As a topological space it is equivalently a mapping space from the circle to some pointed topological space : a space of loops in . Here and the loops might be equipped with further geometric structure such as smooth structure and then one may consider a smooth loop space, etc.
Strictly speaking, and as condiered here, a loop space consists only of loops that start and end at a fixed base point in . Without this restriction one speaks of a free loop space.
Let Top be a nice category of topological spaces, in particular one which is complete, cocomplete, and cartesian closed. Let be the circle, i.e., 1-dimensional sphere, with chosen basepoint, and let be a space with a chosen basepoint. Then the loop space of (at ) is an internal hom
in the category of based spaces. Explicitly, it is given by the pullback in
with basepoint provided by the right vertical arrow.
A loop space is an example of a A-∞ space, in particular it is an H-space. Loop spaces admit this rich algebraic structure which arises from the fact that the based space carries a correspondingly rich co-algebraic structure, starting from the fact that the based space is an H-cogroup.
An important theoretical consideration is when an H-space, and particularly one having the type of a CW-complex, has the homotopy type of a loop space of another CW-complex: . In this circumstance, one calls a delooping of ; an important example is where carries a topological group structure , and is the classifying space of .
The most basic fact about deloopings is the shift in homotopy groups:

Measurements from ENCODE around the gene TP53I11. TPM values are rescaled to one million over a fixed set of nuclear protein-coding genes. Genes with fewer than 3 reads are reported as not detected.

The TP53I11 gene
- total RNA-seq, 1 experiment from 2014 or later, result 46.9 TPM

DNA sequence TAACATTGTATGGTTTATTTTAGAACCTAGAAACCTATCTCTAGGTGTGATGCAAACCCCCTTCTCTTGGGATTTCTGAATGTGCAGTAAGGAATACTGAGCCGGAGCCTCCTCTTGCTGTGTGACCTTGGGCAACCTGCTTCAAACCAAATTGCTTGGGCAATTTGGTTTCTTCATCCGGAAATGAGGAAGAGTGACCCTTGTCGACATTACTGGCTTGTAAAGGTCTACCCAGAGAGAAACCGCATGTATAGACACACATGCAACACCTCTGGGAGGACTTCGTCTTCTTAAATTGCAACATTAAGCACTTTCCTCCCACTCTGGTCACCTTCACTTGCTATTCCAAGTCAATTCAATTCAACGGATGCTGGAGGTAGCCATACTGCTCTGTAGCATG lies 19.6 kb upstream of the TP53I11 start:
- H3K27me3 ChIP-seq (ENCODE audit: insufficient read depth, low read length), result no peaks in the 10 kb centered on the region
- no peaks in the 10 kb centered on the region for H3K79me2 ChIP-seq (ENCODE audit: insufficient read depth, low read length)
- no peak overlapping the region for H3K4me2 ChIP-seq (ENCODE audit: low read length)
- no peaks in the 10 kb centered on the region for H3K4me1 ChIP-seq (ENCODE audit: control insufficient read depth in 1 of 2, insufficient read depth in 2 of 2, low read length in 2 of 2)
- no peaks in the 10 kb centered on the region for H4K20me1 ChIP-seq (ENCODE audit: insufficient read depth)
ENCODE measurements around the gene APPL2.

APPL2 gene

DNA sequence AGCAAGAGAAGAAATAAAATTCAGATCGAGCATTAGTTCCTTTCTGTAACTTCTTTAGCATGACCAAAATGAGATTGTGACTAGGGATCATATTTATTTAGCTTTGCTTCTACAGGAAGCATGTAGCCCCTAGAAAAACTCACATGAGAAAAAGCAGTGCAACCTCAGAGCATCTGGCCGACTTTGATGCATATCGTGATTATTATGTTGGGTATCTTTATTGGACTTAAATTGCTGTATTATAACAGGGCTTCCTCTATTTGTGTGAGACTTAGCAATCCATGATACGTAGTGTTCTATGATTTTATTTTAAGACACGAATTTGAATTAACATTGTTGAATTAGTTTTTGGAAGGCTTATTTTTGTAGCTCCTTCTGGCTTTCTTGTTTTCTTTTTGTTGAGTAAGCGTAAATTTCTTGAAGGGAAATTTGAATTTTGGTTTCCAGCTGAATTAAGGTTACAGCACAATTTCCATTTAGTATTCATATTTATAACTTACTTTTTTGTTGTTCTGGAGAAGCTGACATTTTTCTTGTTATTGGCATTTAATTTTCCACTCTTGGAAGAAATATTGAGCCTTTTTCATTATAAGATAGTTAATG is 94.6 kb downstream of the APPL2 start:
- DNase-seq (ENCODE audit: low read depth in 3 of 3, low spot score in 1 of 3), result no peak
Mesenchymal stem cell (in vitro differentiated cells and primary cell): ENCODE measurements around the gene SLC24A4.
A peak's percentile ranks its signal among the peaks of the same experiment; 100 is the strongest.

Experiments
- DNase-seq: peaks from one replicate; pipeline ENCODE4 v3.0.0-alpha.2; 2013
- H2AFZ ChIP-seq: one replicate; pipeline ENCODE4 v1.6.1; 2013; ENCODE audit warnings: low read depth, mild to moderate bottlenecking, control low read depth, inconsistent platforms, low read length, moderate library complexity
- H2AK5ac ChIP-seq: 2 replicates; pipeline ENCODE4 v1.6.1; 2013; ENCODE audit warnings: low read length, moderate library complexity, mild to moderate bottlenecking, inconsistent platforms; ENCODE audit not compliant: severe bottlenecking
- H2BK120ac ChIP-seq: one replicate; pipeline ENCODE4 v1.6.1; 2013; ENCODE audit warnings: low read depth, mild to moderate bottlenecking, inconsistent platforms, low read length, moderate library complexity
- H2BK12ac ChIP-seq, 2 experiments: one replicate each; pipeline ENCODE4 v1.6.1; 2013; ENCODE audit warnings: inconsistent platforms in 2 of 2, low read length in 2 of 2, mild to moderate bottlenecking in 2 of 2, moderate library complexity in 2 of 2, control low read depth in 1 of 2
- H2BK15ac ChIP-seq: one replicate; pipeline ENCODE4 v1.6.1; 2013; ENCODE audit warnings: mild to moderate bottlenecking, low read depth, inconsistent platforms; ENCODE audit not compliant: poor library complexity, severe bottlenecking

which follows straight from the adjunction plus the fact that the suspension of is . (This isomorphism needs to be developed at greater length.)
An H-space admits a delooping if and only if the monoid induced from the H-space structure is a group, and the H-space structure can be extended to a structure of algebra over an operad over Stasheff’s A-∞ operad .
This is due to (Stasheff). The analogous statement holds true in every (∞,1)-topos other than Top. Details on this more general statement are at loop space object and at groupoid object in an (∞,1)-category.
Let the space be locally 0-connected and semi-locally 1-connected (i.e. it admits a universal covering space). The loop space for any basepoint is locally path connected, as is the free loop space . If is locally 1-connected and admits a basis of open sets such that is the zero map, then is locally 0-connected and semi-locally 1-connected, and so admits a universal covering space.
In general, if is locally -connected, is locally -connected. This process can obviously be iterated up to times, so that is locally 0-connected. This can be weakened to locally -connected and semi-locally -connected: this is just like the case but replacing with (as was done in the previous paragraph with ). We will actually define a space to be semi-locally -connected to include the condition that it is locally -connected. This result was proved for more general mapping spaces and various subspaces when is Hausdorff and a finite polyhedron in (Wada) but a much simpler and direct proof for general and or is possible.
The fundamental -groupoid of a space (Trimblean for choice) can be topologised to be an internal -groupoid in when is semi-locally -connected. Furthermore, the homotopy groups of the -groupoid, a priori topological groups, are discrete.
There is a Quillen equivalence
between the model structure on simplicial groups and the model structure on reduced simplicial sets. Its left adjoint is a concrete model for the loop space construction with values in simplicial groups.
|(∞,1)-operad||∞-algebra||grouplike version||in Top||generally|
|A-∞ operad||A-∞ algebra||∞-group||A-∞ space, e.g. loop space||loop space object|
|E-k operad||E-k algebra||k-monoidal ∞-group||iterated loop space||iterated loop space object|
|E-∞ operad||E-∞ algebra||abelian ∞-group||E-∞ space, if grouplike: infinite loop space Γ-space||infinite loop space object|
|connective spectrum||connective spectrum object|
The simplicial loop group functor is discussed in chapter V, section 5 of
See also the references at looping and delooping.